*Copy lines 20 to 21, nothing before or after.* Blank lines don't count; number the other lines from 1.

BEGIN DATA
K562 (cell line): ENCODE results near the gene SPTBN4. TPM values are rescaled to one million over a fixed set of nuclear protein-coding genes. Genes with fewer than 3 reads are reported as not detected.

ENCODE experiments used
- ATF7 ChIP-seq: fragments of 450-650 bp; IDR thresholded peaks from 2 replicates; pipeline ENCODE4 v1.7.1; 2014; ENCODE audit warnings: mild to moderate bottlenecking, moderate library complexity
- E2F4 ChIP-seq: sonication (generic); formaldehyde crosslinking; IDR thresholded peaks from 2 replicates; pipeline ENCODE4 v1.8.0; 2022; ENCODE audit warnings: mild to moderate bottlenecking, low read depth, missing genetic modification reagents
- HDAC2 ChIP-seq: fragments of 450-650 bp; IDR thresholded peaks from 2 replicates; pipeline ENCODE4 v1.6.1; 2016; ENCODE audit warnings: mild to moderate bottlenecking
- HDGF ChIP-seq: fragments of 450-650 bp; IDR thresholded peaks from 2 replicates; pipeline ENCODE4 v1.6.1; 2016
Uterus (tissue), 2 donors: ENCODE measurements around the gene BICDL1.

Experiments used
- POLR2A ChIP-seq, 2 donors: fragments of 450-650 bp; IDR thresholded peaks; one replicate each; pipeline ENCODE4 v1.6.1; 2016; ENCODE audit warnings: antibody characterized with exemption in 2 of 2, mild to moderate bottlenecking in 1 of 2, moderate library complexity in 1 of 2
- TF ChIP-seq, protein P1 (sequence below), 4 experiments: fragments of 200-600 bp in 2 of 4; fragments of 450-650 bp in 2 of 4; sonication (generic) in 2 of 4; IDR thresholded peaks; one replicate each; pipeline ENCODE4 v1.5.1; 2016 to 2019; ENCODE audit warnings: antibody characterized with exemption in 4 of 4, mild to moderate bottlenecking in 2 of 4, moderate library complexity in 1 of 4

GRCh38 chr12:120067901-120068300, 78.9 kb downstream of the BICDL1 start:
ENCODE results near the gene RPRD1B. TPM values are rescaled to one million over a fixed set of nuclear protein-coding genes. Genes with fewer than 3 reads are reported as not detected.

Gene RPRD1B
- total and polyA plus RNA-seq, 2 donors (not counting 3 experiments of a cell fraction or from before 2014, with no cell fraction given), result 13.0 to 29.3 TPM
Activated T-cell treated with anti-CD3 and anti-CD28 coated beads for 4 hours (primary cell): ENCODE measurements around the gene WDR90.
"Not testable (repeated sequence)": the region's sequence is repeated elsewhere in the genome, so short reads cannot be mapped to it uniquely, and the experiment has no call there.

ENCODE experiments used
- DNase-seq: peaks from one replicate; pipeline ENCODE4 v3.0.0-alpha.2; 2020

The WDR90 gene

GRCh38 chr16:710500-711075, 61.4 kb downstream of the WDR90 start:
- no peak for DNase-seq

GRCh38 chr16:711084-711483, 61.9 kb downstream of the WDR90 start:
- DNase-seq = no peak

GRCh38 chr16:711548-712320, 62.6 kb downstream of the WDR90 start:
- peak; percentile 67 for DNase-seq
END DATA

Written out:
GRCh38 chr16:710500-711075, 61.4 kb downstream of the WDR90 start:
- no peak for DNase-seq